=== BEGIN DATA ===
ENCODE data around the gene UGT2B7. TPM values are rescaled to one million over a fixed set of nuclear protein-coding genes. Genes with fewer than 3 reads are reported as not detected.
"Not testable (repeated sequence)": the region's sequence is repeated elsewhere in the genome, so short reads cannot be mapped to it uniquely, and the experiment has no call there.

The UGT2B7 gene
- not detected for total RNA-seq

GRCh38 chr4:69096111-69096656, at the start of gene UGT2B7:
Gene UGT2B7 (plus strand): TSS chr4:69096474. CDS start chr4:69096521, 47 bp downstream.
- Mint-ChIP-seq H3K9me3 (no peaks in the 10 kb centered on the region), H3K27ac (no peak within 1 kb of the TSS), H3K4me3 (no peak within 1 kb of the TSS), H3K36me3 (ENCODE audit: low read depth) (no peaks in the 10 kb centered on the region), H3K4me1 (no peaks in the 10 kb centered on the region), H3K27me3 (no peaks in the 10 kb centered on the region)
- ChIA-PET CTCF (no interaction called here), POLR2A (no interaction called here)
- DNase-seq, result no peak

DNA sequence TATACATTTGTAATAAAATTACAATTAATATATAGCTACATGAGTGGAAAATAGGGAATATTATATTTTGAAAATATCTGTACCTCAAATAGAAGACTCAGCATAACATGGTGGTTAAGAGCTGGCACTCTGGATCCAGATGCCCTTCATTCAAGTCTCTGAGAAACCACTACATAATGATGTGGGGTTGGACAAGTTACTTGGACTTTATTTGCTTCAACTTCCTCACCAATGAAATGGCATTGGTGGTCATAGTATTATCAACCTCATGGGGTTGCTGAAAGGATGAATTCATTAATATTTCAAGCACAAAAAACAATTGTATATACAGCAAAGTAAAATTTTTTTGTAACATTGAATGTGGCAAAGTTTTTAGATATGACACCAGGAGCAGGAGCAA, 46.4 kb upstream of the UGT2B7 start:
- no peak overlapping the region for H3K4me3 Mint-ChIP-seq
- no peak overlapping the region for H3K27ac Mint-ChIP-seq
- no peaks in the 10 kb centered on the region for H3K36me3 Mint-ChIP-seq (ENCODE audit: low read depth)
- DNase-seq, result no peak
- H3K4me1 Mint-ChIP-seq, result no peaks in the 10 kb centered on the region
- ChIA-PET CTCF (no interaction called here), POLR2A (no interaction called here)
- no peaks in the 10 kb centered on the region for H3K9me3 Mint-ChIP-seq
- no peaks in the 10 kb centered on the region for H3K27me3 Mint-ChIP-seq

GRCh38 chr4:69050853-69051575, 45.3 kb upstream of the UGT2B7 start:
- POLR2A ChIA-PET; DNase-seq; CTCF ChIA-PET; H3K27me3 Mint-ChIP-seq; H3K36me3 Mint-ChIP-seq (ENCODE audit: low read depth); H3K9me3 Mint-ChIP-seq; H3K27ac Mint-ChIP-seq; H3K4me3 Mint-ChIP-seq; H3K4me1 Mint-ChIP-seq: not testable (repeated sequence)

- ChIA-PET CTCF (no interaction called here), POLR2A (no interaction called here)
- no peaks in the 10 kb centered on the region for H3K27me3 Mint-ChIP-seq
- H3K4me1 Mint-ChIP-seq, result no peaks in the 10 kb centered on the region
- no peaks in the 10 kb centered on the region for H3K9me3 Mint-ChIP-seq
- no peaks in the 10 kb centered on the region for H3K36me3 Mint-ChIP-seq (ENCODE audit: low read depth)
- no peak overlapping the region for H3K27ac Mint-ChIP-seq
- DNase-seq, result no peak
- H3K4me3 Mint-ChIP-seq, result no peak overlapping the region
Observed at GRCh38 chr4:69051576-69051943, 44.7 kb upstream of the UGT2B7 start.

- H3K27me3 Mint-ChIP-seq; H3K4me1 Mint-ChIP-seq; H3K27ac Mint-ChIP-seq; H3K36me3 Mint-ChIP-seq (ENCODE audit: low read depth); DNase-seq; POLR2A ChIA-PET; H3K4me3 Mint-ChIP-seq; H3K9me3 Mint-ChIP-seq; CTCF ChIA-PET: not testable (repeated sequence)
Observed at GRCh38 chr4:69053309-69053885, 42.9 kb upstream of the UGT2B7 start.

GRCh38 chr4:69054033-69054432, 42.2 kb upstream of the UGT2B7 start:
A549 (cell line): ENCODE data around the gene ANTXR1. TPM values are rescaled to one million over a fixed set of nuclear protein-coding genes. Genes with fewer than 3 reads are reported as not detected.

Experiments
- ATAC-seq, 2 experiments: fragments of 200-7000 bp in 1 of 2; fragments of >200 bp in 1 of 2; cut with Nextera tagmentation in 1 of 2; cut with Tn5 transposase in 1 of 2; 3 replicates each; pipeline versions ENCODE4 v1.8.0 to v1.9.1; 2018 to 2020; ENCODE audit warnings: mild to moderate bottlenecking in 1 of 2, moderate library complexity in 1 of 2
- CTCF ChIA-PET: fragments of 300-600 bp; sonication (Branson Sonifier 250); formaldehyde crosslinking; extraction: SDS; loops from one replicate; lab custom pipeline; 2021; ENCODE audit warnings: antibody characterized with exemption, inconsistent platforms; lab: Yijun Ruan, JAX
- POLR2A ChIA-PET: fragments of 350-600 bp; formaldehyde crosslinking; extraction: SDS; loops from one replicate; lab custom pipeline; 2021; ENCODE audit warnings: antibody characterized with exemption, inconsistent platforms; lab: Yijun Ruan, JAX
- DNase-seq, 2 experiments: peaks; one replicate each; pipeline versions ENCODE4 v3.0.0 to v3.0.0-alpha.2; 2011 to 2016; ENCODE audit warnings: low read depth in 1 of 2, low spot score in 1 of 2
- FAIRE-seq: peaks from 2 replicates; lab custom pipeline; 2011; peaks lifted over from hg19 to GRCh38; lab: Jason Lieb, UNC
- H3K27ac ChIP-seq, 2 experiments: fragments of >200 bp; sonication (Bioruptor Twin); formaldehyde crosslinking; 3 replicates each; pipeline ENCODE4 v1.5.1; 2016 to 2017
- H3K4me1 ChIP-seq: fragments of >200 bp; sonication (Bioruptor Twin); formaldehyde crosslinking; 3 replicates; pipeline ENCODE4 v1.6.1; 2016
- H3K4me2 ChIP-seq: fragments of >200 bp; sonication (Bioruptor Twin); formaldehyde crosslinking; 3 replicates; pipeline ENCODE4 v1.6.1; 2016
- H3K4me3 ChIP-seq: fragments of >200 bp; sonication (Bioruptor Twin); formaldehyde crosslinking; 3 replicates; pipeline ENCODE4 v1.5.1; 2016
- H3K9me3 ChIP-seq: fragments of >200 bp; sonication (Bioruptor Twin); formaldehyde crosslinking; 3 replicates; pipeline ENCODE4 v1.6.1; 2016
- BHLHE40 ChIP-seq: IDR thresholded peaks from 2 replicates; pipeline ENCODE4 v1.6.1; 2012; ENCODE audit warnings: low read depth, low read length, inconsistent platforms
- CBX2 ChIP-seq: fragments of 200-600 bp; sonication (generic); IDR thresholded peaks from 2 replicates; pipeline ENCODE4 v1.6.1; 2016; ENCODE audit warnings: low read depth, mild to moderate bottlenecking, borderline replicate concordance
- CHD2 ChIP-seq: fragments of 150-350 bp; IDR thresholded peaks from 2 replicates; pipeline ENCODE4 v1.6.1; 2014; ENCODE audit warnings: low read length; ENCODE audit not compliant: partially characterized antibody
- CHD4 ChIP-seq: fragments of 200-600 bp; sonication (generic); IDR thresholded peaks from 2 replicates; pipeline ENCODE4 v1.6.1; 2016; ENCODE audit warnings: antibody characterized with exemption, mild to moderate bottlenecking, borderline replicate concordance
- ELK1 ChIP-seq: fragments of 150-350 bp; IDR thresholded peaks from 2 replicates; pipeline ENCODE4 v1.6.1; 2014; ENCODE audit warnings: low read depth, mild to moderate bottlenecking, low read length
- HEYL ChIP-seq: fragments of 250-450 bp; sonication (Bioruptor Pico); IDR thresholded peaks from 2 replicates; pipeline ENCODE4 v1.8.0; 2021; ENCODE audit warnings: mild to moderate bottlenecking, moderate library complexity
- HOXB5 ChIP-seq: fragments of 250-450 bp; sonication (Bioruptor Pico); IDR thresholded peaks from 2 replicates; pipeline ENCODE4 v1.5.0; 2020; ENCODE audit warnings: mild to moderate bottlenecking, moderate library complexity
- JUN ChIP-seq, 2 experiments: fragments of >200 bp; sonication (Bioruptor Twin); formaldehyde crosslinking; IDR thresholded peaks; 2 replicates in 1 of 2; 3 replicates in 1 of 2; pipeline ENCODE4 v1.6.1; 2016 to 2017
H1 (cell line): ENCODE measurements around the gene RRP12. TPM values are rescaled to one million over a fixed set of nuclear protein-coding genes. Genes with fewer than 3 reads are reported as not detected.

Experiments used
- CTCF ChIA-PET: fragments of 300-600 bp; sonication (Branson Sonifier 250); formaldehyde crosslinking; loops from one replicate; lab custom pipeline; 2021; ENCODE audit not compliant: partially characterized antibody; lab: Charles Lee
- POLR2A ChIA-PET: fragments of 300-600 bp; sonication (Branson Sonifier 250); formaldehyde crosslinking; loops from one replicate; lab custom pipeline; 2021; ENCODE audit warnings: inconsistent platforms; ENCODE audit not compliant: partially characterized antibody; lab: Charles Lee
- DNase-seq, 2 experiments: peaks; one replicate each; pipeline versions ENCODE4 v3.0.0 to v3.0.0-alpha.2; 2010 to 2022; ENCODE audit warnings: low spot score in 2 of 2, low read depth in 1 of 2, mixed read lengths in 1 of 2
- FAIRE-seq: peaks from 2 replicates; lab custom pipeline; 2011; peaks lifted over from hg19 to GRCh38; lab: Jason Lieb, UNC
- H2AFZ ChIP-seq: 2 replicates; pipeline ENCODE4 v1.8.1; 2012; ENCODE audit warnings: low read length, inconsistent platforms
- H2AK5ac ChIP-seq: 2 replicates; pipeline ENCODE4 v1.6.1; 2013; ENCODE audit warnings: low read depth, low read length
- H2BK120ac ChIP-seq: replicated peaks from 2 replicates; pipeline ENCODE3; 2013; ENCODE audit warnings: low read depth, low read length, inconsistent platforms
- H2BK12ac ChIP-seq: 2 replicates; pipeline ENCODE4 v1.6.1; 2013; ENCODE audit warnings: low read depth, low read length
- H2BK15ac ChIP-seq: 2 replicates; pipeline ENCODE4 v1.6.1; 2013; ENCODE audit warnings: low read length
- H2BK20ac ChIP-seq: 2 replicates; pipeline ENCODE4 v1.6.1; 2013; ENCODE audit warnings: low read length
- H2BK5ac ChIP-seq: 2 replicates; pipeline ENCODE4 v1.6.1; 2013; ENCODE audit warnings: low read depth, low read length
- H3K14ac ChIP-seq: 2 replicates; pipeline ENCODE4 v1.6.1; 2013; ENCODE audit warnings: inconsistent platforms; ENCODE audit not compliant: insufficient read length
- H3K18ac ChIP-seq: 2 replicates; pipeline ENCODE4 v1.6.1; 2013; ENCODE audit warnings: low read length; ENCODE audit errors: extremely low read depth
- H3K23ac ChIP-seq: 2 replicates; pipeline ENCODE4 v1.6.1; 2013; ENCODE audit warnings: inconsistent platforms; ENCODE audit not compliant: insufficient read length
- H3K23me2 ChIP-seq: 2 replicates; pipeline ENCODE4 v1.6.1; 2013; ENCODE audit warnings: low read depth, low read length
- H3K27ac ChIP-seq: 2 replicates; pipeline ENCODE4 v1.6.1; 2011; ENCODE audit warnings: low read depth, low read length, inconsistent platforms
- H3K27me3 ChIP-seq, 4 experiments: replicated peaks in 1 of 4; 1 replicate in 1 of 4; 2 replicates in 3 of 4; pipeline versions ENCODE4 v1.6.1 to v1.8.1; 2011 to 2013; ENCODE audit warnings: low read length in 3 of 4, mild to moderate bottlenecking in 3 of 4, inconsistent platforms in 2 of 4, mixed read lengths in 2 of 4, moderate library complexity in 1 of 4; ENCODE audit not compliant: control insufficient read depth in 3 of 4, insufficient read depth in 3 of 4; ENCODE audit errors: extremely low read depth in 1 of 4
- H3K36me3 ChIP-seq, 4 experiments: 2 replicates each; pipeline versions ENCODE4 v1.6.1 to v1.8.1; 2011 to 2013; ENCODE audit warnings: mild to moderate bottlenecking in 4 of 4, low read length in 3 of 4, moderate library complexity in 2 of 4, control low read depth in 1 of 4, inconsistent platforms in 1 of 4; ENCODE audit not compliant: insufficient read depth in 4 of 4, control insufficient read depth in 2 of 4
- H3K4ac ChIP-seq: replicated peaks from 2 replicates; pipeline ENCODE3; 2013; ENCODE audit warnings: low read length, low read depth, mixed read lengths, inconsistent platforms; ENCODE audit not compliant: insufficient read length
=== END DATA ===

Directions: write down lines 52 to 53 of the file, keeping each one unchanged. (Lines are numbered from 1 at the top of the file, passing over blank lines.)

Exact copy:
- JUN ChIP-seq, 2 experiments: fragments of >200 bp; sonication (Bioruptor Twin); formaldehyde crosslinking; IDR thresholded peaks; 2 replicates in 1 of 2; 3 replicates in 1 of 2; pipeline ENCODE4 v1.6.1; 2016 to 2017
H1 (cell line): ENCODE measurements around the gene RRP12. TPM values are rescaled to one million over a fixed set of nuclear protein-coding genes. Genes with fewer than 3 reads are reported as not detected.